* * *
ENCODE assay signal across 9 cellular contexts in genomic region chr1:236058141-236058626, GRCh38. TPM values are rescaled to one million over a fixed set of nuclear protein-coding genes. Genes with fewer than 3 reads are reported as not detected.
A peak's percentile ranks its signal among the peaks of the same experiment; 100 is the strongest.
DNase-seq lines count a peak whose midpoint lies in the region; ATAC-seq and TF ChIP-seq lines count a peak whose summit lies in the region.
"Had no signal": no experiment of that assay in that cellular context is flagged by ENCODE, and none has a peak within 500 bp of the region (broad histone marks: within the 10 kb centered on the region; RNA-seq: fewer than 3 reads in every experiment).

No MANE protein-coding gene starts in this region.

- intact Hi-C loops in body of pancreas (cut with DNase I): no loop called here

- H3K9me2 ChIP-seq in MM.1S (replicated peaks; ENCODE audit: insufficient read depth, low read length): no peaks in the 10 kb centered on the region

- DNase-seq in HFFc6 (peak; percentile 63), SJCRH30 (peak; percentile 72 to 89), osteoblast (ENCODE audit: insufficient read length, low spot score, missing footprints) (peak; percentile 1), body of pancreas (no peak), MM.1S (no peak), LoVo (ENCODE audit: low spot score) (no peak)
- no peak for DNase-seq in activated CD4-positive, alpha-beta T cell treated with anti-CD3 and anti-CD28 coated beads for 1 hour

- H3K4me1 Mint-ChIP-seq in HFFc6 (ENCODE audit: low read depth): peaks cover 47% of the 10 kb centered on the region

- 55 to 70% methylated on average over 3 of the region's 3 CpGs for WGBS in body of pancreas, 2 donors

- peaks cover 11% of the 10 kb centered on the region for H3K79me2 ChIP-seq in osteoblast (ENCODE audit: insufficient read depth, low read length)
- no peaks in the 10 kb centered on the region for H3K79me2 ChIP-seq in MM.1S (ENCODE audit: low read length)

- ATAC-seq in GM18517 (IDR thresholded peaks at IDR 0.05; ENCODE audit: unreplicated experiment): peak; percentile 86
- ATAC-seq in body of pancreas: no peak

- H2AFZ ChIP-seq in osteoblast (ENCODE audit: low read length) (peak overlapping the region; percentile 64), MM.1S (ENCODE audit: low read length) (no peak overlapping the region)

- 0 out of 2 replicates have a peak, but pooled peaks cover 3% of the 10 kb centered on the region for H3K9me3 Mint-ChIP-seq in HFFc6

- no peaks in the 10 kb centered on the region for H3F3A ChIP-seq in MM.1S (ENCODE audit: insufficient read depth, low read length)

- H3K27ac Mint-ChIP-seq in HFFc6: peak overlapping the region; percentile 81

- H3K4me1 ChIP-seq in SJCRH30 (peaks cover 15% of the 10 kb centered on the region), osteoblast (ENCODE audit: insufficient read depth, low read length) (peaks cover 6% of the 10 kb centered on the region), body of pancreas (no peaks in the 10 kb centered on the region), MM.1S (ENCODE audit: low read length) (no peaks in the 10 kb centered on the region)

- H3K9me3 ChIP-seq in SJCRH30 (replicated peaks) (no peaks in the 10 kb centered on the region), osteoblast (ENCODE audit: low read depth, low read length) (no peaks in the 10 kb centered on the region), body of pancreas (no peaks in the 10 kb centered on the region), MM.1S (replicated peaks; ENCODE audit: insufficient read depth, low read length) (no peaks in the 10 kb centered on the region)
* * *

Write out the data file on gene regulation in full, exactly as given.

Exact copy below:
ENCODE assay signal across 9 cellular contexts in genomic region chr1:236058141-236058626, GRCh38. TPM values are rescaled to one million over a fixed set of nuclear protein-coding genes. Genes with fewer than 3 reads are reported as not detected.
A peak's percentile ranks its signal among the peaks of the same experiment; 100 is the strongest.
DNase-seq lines count a peak whose midpoint lies in the region; ATAC-seq and TF ChIP-seq lines count a peak whose summit lies in the region.
"Had no signal": no experiment of that assay in that cellular context is flagged by ENCODE, and none has a peak within 500 bp of the region (broad histone marks: within the 10 kb centered on the region; RNA-seq: fewer than 3 reads in every experiment).

No MANE protein-coding gene starts in this region.

- intact Hi-C loops in body of pancreas (cut with DNase I): no loop called here

- H3K9me2 ChIP-seq in MM.1S (replicated peaks; ENCODE audit: insufficient read depth, low read length): no peaks in the 10 kb centered on the region

- DNase-seq in HFFc6 (peak; percentile 63), SJCRH30 (peak; percentile 72 to 89), osteoblast (ENCODE audit: insufficient read length, low spot score, missing footprints) (peak; percentile 1), body of pancreas (no peak), MM.1S (no peak), LoVo (ENCODE audit: low spot score) (no peak)
- no peak for DNase-seq in activated CD4-positive, alpha-beta T cell treated with anti-CD3 and anti-CD28 coated beads for 1 hour

- H3K4me1 Mint-ChIP-seq in HFFc6 (ENCODE audit: low read depth): peaks cover 47% of the 10 kb centered on the region

- 55 to 70% methylated on average over 3 of the region's 3 CpGs for WGBS in body of pancreas, 2 donors

- peaks cover 11% of the 10 kb centered on the region for H3K79me2 ChIP-seq in osteoblast (ENCODE audit: insufficient read depth, low read length)
- no peaks in the 10 kb centered on the region for H3K79me2 ChIP-seq in MM.1S (ENCODE audit: low read length)

- ATAC-seq in GM18517 (IDR thresholded peaks at IDR 0.05; ENCODE audit: unreplicated experiment): peak; percentile 86
- ATAC-seq in body of pancreas: no peak

- H2AFZ ChIP-seq in osteoblast (ENCODE audit: low read length) (peak overlapping the region; percentile 64), MM.1S (ENCODE audit: low read length) (no peak overlapping the region)

- 0 out of 2 replicates have a peak, but pooled peaks cover 3% of the 10 kb centered on the region for H3K9me3 Mint-ChIP-seq in HFFc6

- no peaks in the 10 kb centered on the region for H3F3A ChIP-seq in MM.1S (ENCODE audit: insufficient read depth, low read length)

- H3K27ac Mint-ChIP-seq in HFFc6: peak overlapping the region; percentile 81

- H3K4me1 ChIP-seq in SJCRH30 (peaks cover 15% of the 10 kb centered on the region), osteoblast (ENCODE audit: insufficient read depth, low read length) (peaks cover 6% of the 10 kb centered on the region), body of pancreas (no peaks in the 10 kb centered on the region), MM.1S (ENCODE audit: low read length) (no peaks in the 10 kb centered on the region)

- H3K9me3 ChIP-seq in SJCRH30 (replicated peaks) (no peaks in the 10 kb centered on the region), osteoblast (ENCODE audit: low read depth, low read length) (no peaks in the 10 kb centered on the region), body of pancreas (no peaks in the 10 kb centered on the region), MM.1S (replicated peaks; ENCODE audit: insufficient read depth, low read length) (no peaks in the 10 kb centered on the region)